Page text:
ISO/ IEC JTC1/SC22/WG14 N883

					Document Number: ISO/IEC WG14 N883

The UK panel recommends a NO vote on the FDIS.

In general the panel considers that the FDIS is as good as we're going to
get in a reasonable timescale. While there are a large number of places
that could be improved, most of these can be sorted out at a later date
through the TC mechanism.

However, we consider that there are two issues that are exceptions to
this rule. As explained under the headings "Urgency", any attempt to
correct them in a TC would simply make things worse. We consider them
important enough to delay completion of the Standard.

Issue 1 - integer types longer than long

Require that size_t be no wider than unsigned long and ptrdiff_t be no
wider than signed long.

If this change is not made now, there will be a window of opportunity -
of at least two years - when implementations can make size_t be wider
than unsigned long. By the time any future Amendment is ready it will be
impractical to re-impose the restriction. If the change *is* made now,
it can always be relaxed if it becomes necessary.

Various types in the Standard are defined as integer types. Two of these
- - size_t and ptrdiff_t - are frequently manipulated and on many
implementations need to hold values of the same order as [un]signed
long. In C89 there are various programming idioms that involve these
types but also need a standard integer type. For example:

    printf ("%lu", (unsigned long) sizeof X);


    int *P1, *P2;
    ... /* make P1 and P2 point into the same array */
    malloc (sizeof (int) * labs (P1 - P2));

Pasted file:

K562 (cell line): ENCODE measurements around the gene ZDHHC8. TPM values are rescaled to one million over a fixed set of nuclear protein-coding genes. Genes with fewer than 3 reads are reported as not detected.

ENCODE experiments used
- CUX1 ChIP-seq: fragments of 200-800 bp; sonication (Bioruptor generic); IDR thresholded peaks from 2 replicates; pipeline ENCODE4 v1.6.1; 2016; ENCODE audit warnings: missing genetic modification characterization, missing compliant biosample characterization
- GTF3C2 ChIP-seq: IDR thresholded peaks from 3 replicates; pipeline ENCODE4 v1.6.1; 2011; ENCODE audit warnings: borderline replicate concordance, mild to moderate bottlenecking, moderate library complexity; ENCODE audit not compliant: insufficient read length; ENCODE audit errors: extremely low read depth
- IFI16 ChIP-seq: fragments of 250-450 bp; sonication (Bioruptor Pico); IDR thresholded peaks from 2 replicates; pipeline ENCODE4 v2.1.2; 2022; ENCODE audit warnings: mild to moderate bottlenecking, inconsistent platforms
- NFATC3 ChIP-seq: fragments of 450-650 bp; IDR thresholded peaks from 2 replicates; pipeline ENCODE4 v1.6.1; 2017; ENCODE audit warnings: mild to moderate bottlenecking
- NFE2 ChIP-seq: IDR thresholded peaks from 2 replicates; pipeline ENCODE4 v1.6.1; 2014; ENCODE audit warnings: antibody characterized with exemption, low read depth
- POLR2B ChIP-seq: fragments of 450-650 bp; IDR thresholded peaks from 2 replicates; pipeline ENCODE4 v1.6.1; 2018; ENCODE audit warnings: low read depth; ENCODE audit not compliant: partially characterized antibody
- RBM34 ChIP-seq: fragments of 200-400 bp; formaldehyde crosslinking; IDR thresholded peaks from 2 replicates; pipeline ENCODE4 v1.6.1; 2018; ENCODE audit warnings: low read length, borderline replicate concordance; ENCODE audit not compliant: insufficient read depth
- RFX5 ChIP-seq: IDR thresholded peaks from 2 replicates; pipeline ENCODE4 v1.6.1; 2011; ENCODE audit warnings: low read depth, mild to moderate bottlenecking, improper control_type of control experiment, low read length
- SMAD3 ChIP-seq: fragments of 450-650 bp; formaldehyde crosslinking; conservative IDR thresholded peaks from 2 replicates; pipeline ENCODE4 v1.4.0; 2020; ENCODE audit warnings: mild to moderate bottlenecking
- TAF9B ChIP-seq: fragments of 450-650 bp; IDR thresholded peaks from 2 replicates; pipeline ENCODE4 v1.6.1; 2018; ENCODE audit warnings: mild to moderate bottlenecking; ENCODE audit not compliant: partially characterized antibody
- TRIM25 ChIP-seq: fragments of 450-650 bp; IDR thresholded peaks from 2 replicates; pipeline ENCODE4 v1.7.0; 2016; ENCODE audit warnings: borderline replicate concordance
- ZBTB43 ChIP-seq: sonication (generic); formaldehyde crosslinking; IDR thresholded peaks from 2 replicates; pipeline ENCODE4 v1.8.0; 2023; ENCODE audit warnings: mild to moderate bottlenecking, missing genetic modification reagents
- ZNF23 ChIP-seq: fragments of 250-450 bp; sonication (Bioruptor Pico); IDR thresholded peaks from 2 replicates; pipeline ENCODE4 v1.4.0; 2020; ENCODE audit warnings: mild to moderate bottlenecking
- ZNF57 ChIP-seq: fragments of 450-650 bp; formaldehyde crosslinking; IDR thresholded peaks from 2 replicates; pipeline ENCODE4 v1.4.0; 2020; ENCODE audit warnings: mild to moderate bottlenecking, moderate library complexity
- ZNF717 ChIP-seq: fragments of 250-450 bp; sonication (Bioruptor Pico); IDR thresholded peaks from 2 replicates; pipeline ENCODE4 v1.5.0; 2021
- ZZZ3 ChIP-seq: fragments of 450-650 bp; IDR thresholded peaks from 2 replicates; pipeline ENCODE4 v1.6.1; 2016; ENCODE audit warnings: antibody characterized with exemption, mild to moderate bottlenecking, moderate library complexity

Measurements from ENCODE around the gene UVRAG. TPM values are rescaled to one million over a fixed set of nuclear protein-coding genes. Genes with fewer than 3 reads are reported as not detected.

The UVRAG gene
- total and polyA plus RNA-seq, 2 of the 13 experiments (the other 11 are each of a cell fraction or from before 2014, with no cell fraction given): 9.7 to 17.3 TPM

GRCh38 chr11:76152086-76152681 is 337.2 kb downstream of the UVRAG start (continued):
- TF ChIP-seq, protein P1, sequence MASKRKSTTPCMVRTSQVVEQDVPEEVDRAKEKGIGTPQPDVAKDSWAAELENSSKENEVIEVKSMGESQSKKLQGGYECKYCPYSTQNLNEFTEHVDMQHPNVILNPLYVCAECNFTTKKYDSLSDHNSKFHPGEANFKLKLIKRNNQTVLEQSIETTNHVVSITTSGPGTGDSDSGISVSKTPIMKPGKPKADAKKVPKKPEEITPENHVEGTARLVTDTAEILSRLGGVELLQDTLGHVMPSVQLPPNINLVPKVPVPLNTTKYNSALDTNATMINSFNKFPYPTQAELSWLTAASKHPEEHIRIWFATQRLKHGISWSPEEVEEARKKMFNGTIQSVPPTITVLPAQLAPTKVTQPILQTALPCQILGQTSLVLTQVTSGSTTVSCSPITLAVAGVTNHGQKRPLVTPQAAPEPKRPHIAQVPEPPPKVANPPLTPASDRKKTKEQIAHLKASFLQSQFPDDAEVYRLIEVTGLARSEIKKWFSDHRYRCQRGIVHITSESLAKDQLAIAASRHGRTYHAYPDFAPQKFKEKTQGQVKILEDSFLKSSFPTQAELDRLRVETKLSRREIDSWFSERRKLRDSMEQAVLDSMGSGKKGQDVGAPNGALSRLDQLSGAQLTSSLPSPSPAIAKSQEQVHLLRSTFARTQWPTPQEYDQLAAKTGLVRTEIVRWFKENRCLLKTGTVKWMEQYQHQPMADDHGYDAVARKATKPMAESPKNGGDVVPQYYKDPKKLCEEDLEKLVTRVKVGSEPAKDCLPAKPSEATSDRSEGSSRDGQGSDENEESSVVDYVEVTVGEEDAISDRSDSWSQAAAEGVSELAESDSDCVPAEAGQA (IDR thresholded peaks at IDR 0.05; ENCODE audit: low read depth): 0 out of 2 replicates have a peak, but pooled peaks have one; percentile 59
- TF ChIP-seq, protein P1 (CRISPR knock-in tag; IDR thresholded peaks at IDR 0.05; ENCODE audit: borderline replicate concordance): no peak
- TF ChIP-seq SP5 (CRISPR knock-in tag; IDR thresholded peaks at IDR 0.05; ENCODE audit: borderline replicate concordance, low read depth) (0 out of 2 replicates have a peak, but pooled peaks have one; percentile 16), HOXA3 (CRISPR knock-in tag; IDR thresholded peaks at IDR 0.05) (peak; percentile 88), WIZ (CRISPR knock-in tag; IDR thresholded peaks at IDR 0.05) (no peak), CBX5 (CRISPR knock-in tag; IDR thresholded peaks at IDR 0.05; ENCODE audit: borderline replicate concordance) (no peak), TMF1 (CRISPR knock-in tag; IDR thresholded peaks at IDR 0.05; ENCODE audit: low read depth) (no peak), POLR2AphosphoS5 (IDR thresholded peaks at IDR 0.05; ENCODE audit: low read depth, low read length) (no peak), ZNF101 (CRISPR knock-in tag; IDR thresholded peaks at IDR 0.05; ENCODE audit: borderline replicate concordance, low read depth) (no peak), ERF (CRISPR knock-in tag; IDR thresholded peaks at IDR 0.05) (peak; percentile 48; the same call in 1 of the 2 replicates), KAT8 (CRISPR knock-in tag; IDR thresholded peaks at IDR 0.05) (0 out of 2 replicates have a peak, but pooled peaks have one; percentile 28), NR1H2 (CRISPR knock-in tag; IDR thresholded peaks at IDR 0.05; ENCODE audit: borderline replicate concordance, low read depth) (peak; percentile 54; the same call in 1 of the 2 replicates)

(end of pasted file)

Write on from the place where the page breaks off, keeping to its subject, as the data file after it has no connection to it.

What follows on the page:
If these types are allowed to become wider than long, these idioms will
stop working. More importantly, this might not happen when the code is
compiled but rather when large values first get used by a previously
working program. This is clearly a Quiet Change.

There do not appear to be any implementations which would be affected by
this proposal, and it eliminates the vast majority of potential problems
with these two types. While there are other types that theoretically
meet these criteria, such as sig_atomic_t, in practice they are unlikely
to be larger than long and no action is needed. There are also types in
POSIX and other standards, such as off_t, which are similarly affected,
but they are outside the scope of C9X; the recommended practice section
would assist them.

Append a new paragraph to 7.18.3:

    The value of SIZE_MAX shall be no greater than that of ULONG_MAX.
    The absolute values of PTRDIFF_MIN and PTRDIFF_MAX shall be no
    greater than those of LONG_MIN and LONG_MAX respectively.

or change the first part of 7.17 paragraph 2 to:

    [#2] The types are
    which  is  the  signed  integer  type  of  the   result   of
    subtracting two pointers (the width of ptrdiff_t shall be no greater
    than that of signed long);
    which  is  the  unsigned  integer  type of the result of the
    sizeof operator (the width of size_t shall be no greater than that
    of unsigned long);

or both (the changes are equivalent in effect).

Possibly also add the following paragraph somewhere (perhaps in

    Recommended practice

    Implementations should provide a mode which will warn of conversions
    (including those involving an explicit cast) where:
    - the original value was taken from an object whose type is derived
      from a typedef defined in a header provided by the implementation;
    - that type has a conversion rank greater than that of signed long;
    - the result type has a conversion rank equal to that of signed long.